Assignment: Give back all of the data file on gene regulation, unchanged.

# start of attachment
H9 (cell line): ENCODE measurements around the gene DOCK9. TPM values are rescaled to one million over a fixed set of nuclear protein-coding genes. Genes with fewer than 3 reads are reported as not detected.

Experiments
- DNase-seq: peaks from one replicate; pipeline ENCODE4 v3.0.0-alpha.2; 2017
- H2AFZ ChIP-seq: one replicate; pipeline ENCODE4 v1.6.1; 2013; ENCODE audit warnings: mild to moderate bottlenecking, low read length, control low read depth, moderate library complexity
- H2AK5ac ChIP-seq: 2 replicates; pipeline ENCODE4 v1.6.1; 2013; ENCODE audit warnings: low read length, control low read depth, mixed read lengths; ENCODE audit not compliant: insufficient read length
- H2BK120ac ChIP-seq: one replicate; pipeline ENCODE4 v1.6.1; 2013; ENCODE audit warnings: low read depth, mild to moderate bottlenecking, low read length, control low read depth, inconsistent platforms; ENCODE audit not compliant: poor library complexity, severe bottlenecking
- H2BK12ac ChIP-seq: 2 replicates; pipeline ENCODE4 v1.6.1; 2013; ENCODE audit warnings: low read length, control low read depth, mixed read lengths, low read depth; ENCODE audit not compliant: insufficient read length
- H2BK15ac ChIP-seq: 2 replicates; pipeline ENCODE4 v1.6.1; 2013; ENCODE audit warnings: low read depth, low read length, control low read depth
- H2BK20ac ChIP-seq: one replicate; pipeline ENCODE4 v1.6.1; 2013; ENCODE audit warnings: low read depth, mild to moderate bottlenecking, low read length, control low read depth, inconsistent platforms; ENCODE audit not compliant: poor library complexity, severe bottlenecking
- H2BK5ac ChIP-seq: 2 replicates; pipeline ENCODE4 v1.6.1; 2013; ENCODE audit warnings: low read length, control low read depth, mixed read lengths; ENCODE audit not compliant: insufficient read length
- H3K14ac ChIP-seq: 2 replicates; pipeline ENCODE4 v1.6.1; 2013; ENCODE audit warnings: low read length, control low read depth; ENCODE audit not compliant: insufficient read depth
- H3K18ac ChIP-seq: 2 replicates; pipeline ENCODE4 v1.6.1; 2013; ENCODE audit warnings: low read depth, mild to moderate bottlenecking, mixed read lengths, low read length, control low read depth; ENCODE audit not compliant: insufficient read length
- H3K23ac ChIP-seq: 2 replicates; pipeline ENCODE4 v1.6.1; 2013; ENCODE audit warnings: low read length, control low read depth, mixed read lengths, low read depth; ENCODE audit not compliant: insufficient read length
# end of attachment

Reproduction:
H9 (cell line): ENCODE measurements around the gene DOCK9. TPM values are rescaled to one million over a fixed set of nuclear protein-coding genes. Genes with fewer than 3 reads are reported as not detected.

Experiments
- DNase-seq: peaks from one replicate; pipeline ENCODE4 v3.0.0-alpha.2; 2017
- H2AFZ ChIP-seq: one replicate; pipeline ENCODE4 v1.6.1; 2013; ENCODE audit warnings: mild to moderate bottlenecking, low read length, control low read depth, moderate library complexity
- H2AK5ac ChIP-seq: 2 replicates; pipeline ENCODE4 v1.6.1; 2013; ENCODE audit warnings: low read length, control low read depth, mixed read lengths; ENCODE audit not compliant: insufficient read length
- H2BK120ac ChIP-seq: one replicate; pipeline ENCODE4 v1.6.1; 2013; ENCODE audit warnings: low read depth, mild to moderate bottlenecking, low read length, control low read depth, inconsistent platforms; ENCODE audit not compliant: poor library complexity, severe bottlenecking
- H2BK12ac ChIP-seq: 2 replicates; pipeline ENCODE4 v1.6.1; 2013; ENCODE audit warnings: low read length, control low read depth, mixed read lengths, low read depth; ENCODE audit not compliant: insufficient read length
- H2BK15ac ChIP-seq: 2 replicates; pipeline ENCODE4 v1.6.1; 2013; ENCODE audit warnings: low read depth, low read length, control low read depth
- H2BK20ac ChIP-seq: one replicate; pipeline ENCODE4 v1.6.1; 2013; ENCODE audit warnings: low read depth, mild to moderate bottlenecking, low read length, control low read depth, inconsistent platforms; ENCODE audit not compliant: poor library complexity, severe bottlenecking
- H2BK5ac ChIP-seq: 2 replicates; pipeline ENCODE4 v1.6.1; 2013; ENCODE audit warnings: low read length, control low read depth, mixed read lengths; ENCODE audit not compliant: insufficient read length
- H3K14ac ChIP-seq: 2 replicates; pipeline ENCODE4 v1.6.1; 2013; ENCODE audit warnings: low read length, control low read depth; ENCODE audit not compliant: insufficient read depth
- H3K18ac ChIP-seq: 2 replicates; pipeline ENCODE4 v1.6.1; 2013; ENCODE audit warnings: low read depth, mild to moderate bottlenecking, mixed read lengths, low read length, control low read depth; ENCODE audit not compliant: insufficient read length
- H3K23ac ChIP-seq: 2 replicates; pipeline ENCODE4 v1.6.1; 2013; ENCODE audit warnings: low read length, control low read depth, mixed read lengths, low read depth; ENCODE audit not compliant: insufficient read length